Power grip pretty much with putters and mid's only. Three finger grip started using almost 3 years ago when discomfort started setting in mostly with the pinky, at the time 7 thru 12 speed. This past June started using the 2-finger and positioning deep in the palm, pinching harder, the ring finger started giving more discomfort, 6-speed thru 14-speed. Sometimes I can go back to a three-finger, just depends on comfort. More distance with three finger, more accurate with two finger, but I've noticed two finger is slowly catching up on distance.

It's the start of our wind season so I'm checking out three 12-speeds for headwind after losing last years. Last week warm weather, hand feels good, about 20 mph headwind one of them giving me some of the longest distances ever on the practice field, and the second one right behind it 2-finger. This week a 35–40-degree temperature drop, those two fingers throbbing bad, two-finger grip same wind speed, a little more than 2/3rds of last week's distance. On the course next day colder, not so much pain about 3/4 distance. When the wind increases speed next month, I don't think that 2-finger will hold up well holding onto the disc, I'll have to suck it up with the 3-finger.

In summary, when it comes to grip at this time, it's like shuffling cards depending on pain, temperature, and disc.
 
I'll just throw this out as a possibility to see if this might be in play: Check the height of your hand and disc at release. I've fallen into a pattern where I not only swoop a little bit during the swing, but when the disc comes out of my hand, it turns out my hand and disc are pointing up a bit. Now, I've spent some time working on this, but from time to time my body's muscle memory comes back into play and the "angle of attack" is slightly upwards, and there can be "nose up disc angle" on top of that. This leads to "skying" the discs too high, they stall, and fall short of the intended distance. Best to check this with a side view and slo-mo. It does sound like you have the angle of attack right, just not the nose angle. But I figured I'd throw this out, as this seems to be somewhat common.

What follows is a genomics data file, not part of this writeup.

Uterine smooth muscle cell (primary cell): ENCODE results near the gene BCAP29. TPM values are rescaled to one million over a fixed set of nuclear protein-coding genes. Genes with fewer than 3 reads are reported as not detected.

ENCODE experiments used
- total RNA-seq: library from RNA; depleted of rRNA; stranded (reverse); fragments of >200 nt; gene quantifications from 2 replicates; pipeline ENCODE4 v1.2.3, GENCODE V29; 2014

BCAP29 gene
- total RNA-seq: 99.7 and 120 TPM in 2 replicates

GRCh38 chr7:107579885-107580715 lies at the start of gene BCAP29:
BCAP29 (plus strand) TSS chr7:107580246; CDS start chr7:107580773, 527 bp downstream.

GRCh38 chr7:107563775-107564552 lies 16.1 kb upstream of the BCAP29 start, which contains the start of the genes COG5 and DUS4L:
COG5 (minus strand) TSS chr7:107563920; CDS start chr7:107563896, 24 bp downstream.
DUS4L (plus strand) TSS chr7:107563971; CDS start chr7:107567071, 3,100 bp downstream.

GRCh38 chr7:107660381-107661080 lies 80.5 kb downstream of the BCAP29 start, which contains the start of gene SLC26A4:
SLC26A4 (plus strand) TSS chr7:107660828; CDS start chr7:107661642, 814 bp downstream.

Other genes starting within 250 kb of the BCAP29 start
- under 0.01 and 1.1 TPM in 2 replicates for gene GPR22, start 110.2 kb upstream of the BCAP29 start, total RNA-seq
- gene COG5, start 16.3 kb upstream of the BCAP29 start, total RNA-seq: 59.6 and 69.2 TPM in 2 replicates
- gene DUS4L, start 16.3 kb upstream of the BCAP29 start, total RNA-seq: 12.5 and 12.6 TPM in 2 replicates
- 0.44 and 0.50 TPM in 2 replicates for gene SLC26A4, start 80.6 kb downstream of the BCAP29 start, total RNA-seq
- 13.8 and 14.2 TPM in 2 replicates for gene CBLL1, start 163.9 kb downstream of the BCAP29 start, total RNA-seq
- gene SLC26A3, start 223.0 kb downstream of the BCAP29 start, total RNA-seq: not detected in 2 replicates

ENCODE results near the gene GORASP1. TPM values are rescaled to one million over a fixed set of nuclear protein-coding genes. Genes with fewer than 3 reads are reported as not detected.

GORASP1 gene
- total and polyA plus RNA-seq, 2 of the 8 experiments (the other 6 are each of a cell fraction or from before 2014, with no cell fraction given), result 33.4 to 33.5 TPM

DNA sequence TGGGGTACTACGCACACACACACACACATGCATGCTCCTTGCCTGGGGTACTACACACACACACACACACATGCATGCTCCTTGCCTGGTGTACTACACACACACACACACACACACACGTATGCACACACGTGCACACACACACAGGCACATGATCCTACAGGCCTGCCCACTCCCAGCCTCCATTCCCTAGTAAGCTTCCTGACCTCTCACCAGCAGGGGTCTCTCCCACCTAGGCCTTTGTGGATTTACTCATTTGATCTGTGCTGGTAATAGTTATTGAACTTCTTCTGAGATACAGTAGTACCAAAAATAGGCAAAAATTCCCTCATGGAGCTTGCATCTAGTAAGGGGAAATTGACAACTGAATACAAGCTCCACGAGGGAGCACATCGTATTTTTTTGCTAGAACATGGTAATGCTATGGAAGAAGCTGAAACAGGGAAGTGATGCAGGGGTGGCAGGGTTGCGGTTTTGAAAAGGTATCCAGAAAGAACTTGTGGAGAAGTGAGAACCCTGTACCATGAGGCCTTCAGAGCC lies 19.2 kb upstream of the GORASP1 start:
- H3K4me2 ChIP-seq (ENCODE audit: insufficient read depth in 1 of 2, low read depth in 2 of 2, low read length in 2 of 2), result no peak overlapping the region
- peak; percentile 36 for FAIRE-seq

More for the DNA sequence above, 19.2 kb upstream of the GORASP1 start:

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You don't need to overcompensate your grip because you're throwing nose up, you need to improve your overall form.

When I started throwing from a balanced position, my discs were going straight into the ground because I was so used to compensating for bad form. Now I rarely think about it, but my wrist is definitely in a "pouring" position. Just not in a forced or stressed way.
 
You don't need to overcompensate your grip because you're throwing nose up, you need to improve your overall form.

When I started throwing from a balanced position, my discs were going straight into the ground because I was so used to compensating for bad form. Now I rarely think about it, but my wrist is definitely in a "pouring" position. Just not in a forced or stressed way.
On the chance you're addressing me, I just want to let you know that I am currently working with a form coach. Recently I've become concerned that I'm causing some nose up angle when I throw due to what my wrist/hand appears to be doing, but I can't tell yet. 🙂
 
On the chance you're addressing me, I just want to let you know that I am currently working with a form coach. Recently I've become concerned that I'm causing some nose up angle when I throw due to what my wrist/hand appears to be doing, but I can't tell yet. 🙂
I wasn't specifically, but based on that shot I would say the wrist isn't where I would focus. Do you have video?
 
found some.

your backswing peaks while your weight is entirely on your back foot:
Screenshot 2023-11-15 at 3.26.59 PM.png

you're tipped back and waiting for the front leg to fall as opposed to turning back inside the x-step.
 
found some.

your backswing peaks while your weight is entirely on your back foot:
View attachment 327416

you're tipped back and waiting for the front leg to fall as opposed to turning back inside the x-step.
Yeah my form coach and I have basically done (for lack of a better term) an autopsy on my form and there's 1) a lot of problems, and 2) they're interconnected. And at this point we're taking more of a "build from scratch" approach, as opposed to the "fix a few things" approach we started with.

That's probably for the better because I'm at a point where I've made my body do all sort of incorrect things - and all those are at my disposal at any time - whether or not I want them. So what happens is, I think I'm fixing one thing, and 3 other things break in the process. I turn my attention to 1 of those things, and other things break.

Only reason I'm looking at my wrist at the moment is more for informational purposes right now. I get the feeling that's doing something in error, too. We'll see. I'm only just seeing this as a problem now, but it's currently not my primary concern. 🙂